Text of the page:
Algebra: Does every group whose order is a power of a prime p contain an element of order p? [duplicate]

I need to solve this using Lagrange's theorem and simple corollaries. Thanks.

marked as duplicate by user147263, Jonas Meyer, Daniel, Rebecca J. Stones, TravisJMay 23 '15 at 0:47

• What "simple corollaries"? Because Cauchy's Theorem wraps this up at once. – Timbuc Sep 18 '14 at 20:16
• It means not using Cauchy's Theorem or Sylow's Theorem – needhelp Sep 18 '14 at 20:27

Assuming you mean a non-trivial group, then the answer is "yes".

Let $|G|=p^n$ for some $n\ge 1$ and $x\in G$ be a non-identity element. Then $x$ has order $p^k>1$ for some $1\le k\le n$ by Lagrange. Then $x^{p^{k-1}}$ has order $p$ by definition of order.

Let $p^n$ be the order of a group $G$. If $n=1$, it is obvious, since the order of every element of the group $x\neq 1$ divides $p$.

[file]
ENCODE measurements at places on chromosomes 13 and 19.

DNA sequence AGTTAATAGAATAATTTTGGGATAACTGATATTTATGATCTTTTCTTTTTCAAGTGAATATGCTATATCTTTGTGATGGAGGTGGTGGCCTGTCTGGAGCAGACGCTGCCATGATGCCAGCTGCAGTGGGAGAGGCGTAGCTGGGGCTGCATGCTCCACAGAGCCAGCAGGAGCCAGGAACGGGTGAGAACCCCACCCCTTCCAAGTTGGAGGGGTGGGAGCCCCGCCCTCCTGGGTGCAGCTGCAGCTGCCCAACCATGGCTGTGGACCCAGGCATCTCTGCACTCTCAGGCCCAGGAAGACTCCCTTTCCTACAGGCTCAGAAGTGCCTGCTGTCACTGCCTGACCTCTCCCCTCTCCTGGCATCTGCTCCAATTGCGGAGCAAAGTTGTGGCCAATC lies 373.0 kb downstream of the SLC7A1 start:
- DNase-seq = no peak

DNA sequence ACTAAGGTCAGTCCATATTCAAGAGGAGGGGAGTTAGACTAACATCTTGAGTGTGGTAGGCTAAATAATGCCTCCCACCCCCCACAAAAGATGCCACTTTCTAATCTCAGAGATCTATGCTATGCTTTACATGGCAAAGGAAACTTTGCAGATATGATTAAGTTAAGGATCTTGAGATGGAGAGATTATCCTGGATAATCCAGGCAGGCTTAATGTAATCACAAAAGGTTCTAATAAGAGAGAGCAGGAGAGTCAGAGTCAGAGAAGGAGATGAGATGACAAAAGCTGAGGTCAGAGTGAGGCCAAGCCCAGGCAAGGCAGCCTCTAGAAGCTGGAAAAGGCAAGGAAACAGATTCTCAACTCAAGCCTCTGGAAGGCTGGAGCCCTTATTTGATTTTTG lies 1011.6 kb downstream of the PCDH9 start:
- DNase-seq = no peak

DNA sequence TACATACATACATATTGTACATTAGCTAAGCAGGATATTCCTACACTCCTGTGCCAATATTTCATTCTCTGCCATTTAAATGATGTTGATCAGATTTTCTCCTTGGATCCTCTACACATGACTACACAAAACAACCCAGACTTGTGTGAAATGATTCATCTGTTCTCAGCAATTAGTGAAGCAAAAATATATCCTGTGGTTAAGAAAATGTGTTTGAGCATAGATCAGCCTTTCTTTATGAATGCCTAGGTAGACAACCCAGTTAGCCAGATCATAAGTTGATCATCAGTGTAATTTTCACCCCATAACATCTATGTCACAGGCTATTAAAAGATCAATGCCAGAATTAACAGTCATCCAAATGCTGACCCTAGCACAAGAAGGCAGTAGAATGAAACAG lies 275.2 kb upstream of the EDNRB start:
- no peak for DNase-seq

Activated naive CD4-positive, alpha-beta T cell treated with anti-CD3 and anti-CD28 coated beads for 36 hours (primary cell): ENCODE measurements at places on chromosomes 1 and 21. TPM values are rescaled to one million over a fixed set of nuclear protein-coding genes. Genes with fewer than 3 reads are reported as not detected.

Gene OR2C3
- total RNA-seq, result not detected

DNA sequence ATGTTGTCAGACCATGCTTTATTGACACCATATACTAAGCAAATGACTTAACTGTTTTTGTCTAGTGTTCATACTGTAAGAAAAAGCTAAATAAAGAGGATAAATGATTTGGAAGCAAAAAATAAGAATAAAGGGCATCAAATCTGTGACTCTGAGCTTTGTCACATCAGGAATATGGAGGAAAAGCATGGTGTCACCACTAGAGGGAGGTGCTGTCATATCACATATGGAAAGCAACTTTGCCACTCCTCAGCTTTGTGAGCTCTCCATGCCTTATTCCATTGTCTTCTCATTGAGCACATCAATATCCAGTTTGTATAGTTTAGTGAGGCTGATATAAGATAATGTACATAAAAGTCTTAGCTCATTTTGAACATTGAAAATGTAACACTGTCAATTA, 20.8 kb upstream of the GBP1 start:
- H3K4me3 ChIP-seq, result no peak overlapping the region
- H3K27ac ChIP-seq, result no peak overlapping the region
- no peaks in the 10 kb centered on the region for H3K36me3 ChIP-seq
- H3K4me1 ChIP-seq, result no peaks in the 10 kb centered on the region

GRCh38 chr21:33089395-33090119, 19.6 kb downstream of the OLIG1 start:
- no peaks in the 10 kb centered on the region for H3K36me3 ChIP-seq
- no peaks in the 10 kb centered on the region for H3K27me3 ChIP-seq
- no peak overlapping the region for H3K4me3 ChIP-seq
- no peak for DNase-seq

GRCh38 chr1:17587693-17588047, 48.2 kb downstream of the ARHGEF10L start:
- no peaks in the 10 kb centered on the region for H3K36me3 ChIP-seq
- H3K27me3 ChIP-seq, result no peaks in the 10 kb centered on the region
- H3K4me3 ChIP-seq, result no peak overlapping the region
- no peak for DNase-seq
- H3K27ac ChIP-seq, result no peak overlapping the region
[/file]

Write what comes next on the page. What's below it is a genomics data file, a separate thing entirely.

Induction: Suppose that it is true for groups of order $p^k$ for $k<n$. Now, pick an element of the group $x\neq 1$.
If the order of $x$ is not $p^n$, the subgroup $H$ generated by $x$ has order less than $p^n$. Since this order has to divide $p^n$, it must be $p^k$ for some $k<n$, and by induction hypothesis, $H$ has an element of order $p$, and so has $G$.
If the order of $x$ is $p^n$, then the order of $x^p$ is clearly $p^{n-1}$. Now let $H$ be the subgroup generated by $x^p$ and reason like before.

Hint: if the elements of the group all have order $1$ what can you say about the group?

Now check you can pick an element which isn't of order $1$ - what does Lagrange tell you about the possible orders for this element?

Then think about the subgroup generated by the element you have chosen - it has an important extra structural feature which you can't guarantee in the original group - can you see how you can use the structure to find an element of order $p$.